The Washington Nationals' offseason to-do list has already been shaved considerably, after the team made two moves to improve its bullpen and brought on a pair of veteran catchers.
Next up is pursuing a front-line starting pitcher — possibly one of Patrick Corbin, Dallas Keuchel or Nathan Eovaldi — and, among other needs, seeing how the Bryce Harper sweepstakes shake out as the winter meetings near. Amid all of that sits third baseman Anthony Rendon, another all-star talent and another player with an unknown future that the Nationals hope to be a part of.
Rendon will be a free agent after the 2019 season, if he and the Nationals do not agree on a long-term extension before then, and is not one to talk about anything regarding himself (and, by extension, his contract negotiations). But he did lightly touch on a possible extension at the Nationals' annual WinterFest on Sunday, expressing interest in remaining with the team beyond the coming year.
“Obviously, they like me, so I guess that’s a good thing. It means I have been doing something right,” Rendon said of extension discussions. “But, yeah, I’m up for it. We’ve been talking about it over the last year or so or whatever. If we can both come to an agreement and both sides are happy, why not?”
As for whether he would like to strike a deal before the 2019 season, and avoid going through the year with free agency hanging over his head, Rendon does not see that as a priority. Agent Scott Boras, who represents Rendon, Harper and a host of other Nationals, tends to bring his clients to the free agent market, so teams can bid and drive up the price. But right-hander Stephen Strasburg, another Boras client, signed a long-term deal before hitting the market in 2016, and that could provide precedent for Rendon to do the same.
Nationals General Manager Mike Rizzo has expressed interest in locking up Rendon whenever he can — a logical move given Rendon’s year-to-year consistency — and doubled down on that Saturday.
“I think we should. And I think we have. And I think we will continue to do so,” Rizzo said of making that push to extend Rendon. “He’s a guy that we drafted, signed and developed, and he’s one of our own. He’s a terrific player that nobody talks about.”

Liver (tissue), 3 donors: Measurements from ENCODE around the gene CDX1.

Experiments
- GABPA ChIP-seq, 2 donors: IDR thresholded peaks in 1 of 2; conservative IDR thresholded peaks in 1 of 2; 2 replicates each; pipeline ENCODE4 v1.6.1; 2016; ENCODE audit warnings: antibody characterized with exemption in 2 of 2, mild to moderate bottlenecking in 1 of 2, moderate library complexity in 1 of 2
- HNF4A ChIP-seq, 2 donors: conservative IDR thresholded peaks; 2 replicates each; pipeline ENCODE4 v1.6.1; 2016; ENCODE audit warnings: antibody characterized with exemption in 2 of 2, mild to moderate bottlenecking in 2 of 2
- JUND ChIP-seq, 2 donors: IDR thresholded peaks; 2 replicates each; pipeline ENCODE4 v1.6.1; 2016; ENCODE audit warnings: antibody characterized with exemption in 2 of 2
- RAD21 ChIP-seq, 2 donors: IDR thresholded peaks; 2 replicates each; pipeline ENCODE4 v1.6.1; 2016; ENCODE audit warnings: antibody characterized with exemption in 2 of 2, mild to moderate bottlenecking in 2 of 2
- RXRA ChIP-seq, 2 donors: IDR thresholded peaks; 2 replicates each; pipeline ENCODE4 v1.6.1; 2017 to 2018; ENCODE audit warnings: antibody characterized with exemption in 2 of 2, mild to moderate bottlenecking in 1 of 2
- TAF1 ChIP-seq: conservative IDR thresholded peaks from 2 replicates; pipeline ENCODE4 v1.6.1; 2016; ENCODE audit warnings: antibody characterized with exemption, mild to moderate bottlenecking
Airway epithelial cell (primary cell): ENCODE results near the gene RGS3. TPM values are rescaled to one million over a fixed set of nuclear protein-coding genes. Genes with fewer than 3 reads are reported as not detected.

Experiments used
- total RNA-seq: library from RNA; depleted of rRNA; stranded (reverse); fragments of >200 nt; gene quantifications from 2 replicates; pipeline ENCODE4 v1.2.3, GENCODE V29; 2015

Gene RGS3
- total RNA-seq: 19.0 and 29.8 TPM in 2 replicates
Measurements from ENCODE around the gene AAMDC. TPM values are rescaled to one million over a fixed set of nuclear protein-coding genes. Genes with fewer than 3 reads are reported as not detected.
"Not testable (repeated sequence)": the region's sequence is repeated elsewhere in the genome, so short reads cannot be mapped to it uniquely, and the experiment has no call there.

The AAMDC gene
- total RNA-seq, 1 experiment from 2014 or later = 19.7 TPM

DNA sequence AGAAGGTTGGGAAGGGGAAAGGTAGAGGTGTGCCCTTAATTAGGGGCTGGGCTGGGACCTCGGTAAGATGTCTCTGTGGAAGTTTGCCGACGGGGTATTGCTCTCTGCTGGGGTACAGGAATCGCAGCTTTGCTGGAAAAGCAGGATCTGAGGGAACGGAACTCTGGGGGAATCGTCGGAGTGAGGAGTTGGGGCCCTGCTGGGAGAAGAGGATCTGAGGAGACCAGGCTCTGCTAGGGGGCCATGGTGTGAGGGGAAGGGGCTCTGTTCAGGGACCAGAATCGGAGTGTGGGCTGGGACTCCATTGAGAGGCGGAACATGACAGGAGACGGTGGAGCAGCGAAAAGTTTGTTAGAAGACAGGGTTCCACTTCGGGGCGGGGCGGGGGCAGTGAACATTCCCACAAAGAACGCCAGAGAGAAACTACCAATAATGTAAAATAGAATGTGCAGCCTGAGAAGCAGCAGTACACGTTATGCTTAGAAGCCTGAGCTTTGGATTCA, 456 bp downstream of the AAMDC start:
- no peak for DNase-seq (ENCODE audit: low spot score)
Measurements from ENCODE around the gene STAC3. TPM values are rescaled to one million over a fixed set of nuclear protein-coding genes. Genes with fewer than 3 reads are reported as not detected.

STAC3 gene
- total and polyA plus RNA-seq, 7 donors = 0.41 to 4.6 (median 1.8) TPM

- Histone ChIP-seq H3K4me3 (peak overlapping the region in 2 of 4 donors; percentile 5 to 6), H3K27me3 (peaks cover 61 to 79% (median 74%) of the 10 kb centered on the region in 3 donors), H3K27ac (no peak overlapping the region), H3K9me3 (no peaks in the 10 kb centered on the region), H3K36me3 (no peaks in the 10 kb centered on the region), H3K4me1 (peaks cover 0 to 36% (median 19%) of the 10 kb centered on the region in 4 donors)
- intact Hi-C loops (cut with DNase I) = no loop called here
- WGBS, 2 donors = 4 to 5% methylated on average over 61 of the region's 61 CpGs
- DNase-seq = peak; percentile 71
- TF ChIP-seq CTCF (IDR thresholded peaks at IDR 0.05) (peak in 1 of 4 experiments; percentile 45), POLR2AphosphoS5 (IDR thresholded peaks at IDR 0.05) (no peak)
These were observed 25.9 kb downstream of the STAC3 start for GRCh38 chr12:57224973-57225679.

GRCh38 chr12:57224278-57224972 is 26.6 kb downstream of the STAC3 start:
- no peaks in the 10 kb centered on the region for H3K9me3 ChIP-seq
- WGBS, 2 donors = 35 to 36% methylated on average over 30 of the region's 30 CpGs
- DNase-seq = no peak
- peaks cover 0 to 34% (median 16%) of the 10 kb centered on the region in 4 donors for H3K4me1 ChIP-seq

That is how Rendon prefers it. He is the rare star-level talent who would be just fine getting no attention at all. He led the National League with 44 doubles in 2018 and finished with a .308 average, 24 home runs and 92 RBI despite missing three weeks with a toe injury. He has baseball’s seventh-most wins above replacement across the past three seasons, according to FanGraphs, and MLB Trade Rumors projects he will make around $17.6 million through arbitration next season.
His salary probably will be worked out well before he and the Nationals would have to go to arbitration, extension or not, and Rizzo has made it clear that it is not one or the other when it comes to signing Harper and/or Rendon for the long term. The Nationals offered Harper a 10-year, $300 million deal at the end of the season (which he did not accept), and Rizzo estimates that Rendon’s average annual value for a long-term contract would be close to what he will make as an arbitration-eligible player in 2018. So, by that logic, the two of them could exist on the same payroll if there is an opportunity to sign both players into the foreseeable future.
Rendon is not thinking that far ahead. When discussing the prospects of signing an extension, Rendon said, “Shoot, I might pass away before the end of the season comes; a plane might crash or something.” When considering his goals for the season, he laughed and offered, “Keep the baby alive?” That was a sliver of his humor, and his aversion to delving to deep into any topic, but that doesn’t mean staying in Washington hasn’t crossed his mind.
“I think just the fact that this is all I’ve known thus far,” Rendon said of what makes that thought appealing. “They drafted me in 2011; that was a long time ago. So, you know, just grown familiar with the place and you have a soft spot, I guess, for your hometown, your first team, so why not stick with one team? Like I said last year, these NBA players, they are getting heat for [moving around]. So maybe I got to stick with one team.”
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